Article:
Although it ended in September 2016, Chipotle’s Chiptopia loyalty program put a unique twist on a digital loyalty card. For every four entree purchases, customers earned a free entree. For each free entree they earned, customers moved up to a spice (mild, medium, etc.), or new level of rewards.
Loyalty programs based on points usually allow consumers to “make purchases” once they’ve earned enough points. For these types of programs, you can assign a certain dollar value to each point (e.g., $1 = 1 point) or assign a set point value to certain activities (e.g., refer a friend = 50 points).
Once customers reach certain point levels, they can then cash in those points for discounts or free items. For example, Dunkin’ Donuts’ and Southwest’s loyalty programs run on a points system. In the Dunkin’ app, customers earn one point for every dollar spent, and after earning 150 points, they earn a free drink of any size.
Southwest awards miles to customers when they purchase flights. Based on the flight fare and distance being traveled, customers will earn different amounts of points. Customers can then use their earned points to pay for future flights.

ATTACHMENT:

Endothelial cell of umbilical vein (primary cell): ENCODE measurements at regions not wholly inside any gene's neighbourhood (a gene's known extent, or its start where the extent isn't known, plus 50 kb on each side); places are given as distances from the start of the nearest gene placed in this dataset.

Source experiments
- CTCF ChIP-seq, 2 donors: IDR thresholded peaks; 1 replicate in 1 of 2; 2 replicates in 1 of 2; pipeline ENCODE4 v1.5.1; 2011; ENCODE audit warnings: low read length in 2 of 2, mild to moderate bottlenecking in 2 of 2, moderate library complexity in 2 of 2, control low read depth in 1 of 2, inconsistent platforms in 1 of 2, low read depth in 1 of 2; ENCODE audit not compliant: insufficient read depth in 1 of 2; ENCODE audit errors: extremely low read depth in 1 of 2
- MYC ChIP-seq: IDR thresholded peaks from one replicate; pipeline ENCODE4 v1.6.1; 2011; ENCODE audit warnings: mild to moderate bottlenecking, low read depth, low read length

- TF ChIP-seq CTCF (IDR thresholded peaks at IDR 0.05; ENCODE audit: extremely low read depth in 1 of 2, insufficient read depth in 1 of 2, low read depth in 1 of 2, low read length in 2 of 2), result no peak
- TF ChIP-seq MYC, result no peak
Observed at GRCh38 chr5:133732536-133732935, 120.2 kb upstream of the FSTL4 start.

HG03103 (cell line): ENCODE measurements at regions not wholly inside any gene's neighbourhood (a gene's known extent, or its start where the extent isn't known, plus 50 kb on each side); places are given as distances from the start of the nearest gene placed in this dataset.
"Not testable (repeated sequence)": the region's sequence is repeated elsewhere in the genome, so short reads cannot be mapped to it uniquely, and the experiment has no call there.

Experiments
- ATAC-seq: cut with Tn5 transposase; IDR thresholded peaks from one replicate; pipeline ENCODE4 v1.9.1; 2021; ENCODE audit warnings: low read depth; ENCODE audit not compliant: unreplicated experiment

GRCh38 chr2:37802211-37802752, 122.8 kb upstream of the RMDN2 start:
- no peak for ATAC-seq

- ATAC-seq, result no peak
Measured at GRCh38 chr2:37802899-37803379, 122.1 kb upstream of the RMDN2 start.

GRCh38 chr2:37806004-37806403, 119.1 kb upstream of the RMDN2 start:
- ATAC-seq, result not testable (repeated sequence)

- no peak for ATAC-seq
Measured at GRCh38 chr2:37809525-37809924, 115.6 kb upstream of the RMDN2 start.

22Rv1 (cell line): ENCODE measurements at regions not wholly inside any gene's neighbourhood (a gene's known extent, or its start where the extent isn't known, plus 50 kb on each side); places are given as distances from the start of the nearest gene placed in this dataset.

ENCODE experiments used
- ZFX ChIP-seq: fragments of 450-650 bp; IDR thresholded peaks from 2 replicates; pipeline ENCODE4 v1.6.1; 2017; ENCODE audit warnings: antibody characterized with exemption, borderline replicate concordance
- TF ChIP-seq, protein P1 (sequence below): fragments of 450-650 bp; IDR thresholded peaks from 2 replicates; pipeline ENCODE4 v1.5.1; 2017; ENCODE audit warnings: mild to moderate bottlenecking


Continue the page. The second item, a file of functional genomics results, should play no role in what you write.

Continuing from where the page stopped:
Tier systems are similar to points systems. They usually have members earn points based on purchases or actions, and at certain point levels, members move up to different tiers with additional perks and benefits.
However, many of these rewards programs have time constraints and require you to maintain a points level within a year. If members fail to do this, their rewards may expire or they will be moved down to a lower rewards tier.
Starbucks’ reward system is a great example of a tier system. For every dollar spent, members earn one star. Every member starts out at “Green level,” but after earning 300 stars, members become “Gold level,” receiving their own personalized gold Starbucks card and additional free beverage and food opportunities. Forbes even calls the Starbucks mobile app a “lifestyle app,” rather than simply a rewards app.
Cash-back rewards programs are most commonly associated with credit card companies. For each purchase, cardholders earn a certain percentage of cash back. However, cash-back programs aren’t just for credit cards. They are also becoming popular in other industries.
According to Retail Touch Points, many grocery store chains now offer gas discounts with a membership card. In addition, travel sites like The Guestbook offer five percent cash back on certain bookings, and TXU Energy is offering cash back to customers that use less energy each month.
Discover first introduced the cash back program to its credit card customers, and today, many other companies have followed suit. For Discover cardholders, each purchase earns a varying percentage of cash back, which can then be exchanged for a gift card, applied as a statement credit or directly deposited to a bank account.
Find the right rewards program for your business starts by understanding consumers. The best customer loyalty programs take customers’ needs and provide a rewards system that not only provides value but also builds brand loyalty. Once you understand what you customers are looking for, you can then build a program that will benefit you and them.